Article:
This post is based on a podcast with Guy Kawasaki. If you’d like to listen to more #FlipMyFunnel Podcast episodes, you can check them out here and listen to this episode below!
Welcome to another episode of the #FlipMyFunnel podcast. Today, we sat down with Guy Kawasaki, one of the original chief evangelists and arguably one of the most notable ones, as well.
Guy was Chief Evangelist at Apple, and is currently the Chief Evangelist for Canva and a Brand Ambassador for Mercedes-Benz. In case it isn’t clear: obviously, he’s the expert on evangelism.
On today’s episode, Guy talked with us about what it means to be a great evangelist. Take a dive into the mind of one of the greats.
Here’s what we’re unpacking today:
- The makings of a great evangelist
- Education and how it broadens your perspective
- Why it’s important to have high standards
The makings of a great evangelist:
Guy Kawasaki: At the start of great evangelism is having a great product or service. Because it’s very hard to evangelize a bad product. Macintosh was a great product, Canva’s a great product — it’s easy to evangelize those things.
When you’re trying to get people to buy into your dream, the most powerful method you can use is a demo. You’re not trying to bludgeon people into becoming your customer. You show them the way and they either get it, or they don’t. You don’t bludgeon people to become believers. It’s about a philosophy that you believe in your product or service because it’s good for the other person, ot for your quota, not for your commission, not for your income. You could make the case that evangelism is the purest form of sales.
So focus on the demo, focus on the great product, focus on improving people’s lives.
Education and how it broadens your perspective:
Guy Kawasaki: Learning doesn’t end when you graduate from school. Many people think, “OK, I got my degree, boom! Done! That’s it.”
That’s not true. Learning doesn’t only occur in the classroom. I think that most people, if they can afford it, if it can be done, would benefit from a college degree because I think it broadens your horizons. I also understand that if you’re the world’s greatest pottery maker or the world’s greatest auto mechanic, maybe you don’t really need a college degree. You don’t have to go to college to be successful and happy. And if you go to college it doesn’t automatically mean you’ll be successful and happy. But if you can, I think it prepares you for the rest of your life.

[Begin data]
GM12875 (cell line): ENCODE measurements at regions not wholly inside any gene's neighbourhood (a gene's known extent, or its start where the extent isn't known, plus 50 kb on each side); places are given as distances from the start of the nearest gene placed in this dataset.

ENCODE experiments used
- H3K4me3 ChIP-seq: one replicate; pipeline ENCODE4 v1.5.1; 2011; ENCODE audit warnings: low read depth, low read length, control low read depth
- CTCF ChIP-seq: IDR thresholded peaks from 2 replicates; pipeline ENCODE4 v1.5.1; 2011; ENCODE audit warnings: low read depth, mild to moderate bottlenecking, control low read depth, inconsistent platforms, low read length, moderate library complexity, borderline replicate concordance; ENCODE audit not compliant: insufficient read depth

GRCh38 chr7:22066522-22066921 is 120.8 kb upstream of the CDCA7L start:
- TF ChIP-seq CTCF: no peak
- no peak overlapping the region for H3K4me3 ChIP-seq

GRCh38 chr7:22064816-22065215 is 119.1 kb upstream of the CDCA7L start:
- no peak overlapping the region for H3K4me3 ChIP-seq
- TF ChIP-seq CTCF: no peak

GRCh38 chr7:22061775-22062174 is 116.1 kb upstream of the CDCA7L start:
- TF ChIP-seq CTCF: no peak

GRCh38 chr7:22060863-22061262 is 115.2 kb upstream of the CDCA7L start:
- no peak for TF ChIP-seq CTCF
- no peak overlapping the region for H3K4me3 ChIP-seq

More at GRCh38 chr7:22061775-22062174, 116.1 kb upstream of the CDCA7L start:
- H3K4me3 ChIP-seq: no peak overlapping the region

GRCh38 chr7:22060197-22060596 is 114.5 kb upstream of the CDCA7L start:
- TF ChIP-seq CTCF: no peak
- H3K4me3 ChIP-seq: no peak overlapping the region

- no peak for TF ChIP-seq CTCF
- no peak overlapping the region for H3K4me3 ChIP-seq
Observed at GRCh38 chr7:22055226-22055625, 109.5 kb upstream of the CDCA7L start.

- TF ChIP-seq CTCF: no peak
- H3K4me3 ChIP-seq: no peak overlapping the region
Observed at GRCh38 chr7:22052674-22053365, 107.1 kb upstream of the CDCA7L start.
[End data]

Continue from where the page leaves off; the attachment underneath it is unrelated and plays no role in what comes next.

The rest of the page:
Why it’s important to have high standards:
Guy Kawasaki: As you look back over your life, I think you’ll come to realize that the toughest bosses, the toughest teachers, and the toughest coaches taught you the most.
Steve Jobs was the hardest boss. I learned the most from him. Harold Keebles was my English teacher in high school. He was the hardest teacher, but I learned the most from him.
That’s something you need to understand. I hate to say it, but you should look for the difficult experience. Don’t always go for the lowest friction, lowest common denominator because at some point in your life you’re gonna realize you could’ve grown more if you had greater challenge.
So, here are my three key takeaways from this interview. First of all, I did not know my title as Chief Evangelist actually meant bringing the good news! So, I learned something new about my title.
Second, I have heard people say, “man, you’re the best sales guy.” I’m always confused because I’m not on commission, I’m not on quota. But Guy said that evangelism is the purest form of sales. I get it now. We just are totally in love with the problem that we’re trying to solve for our customers and we don’t care about how much the deal is worth.
Finally, look for those toughest experiences in life to grow. I feel like I’m a pleaser. I like to please even the people who report to me, people in the company, even customers. But it makes sense — you probably grow the most when you have the toughest teachers and critiques.
As a leader, here’s the challenge I give to you. I want you to look around the room at the people you lead. Okay? And I want you to get to a point where you look at them, and you say, everyone of them is better than I am.
So, let’s take the highest level. Suppose you’re the CEO and you’re hosting a staff meeting with your direct reports.
You should look around the room and say, “you know what? My finance person is better than me at finance. My marketing person is better than me in marketing. My engineering person is better than me at engineering. My operations person is better than me in operations. Everybody in this room is better at what they do than I am!” That should be a source of pride for you.
That’s a very good test of leadership.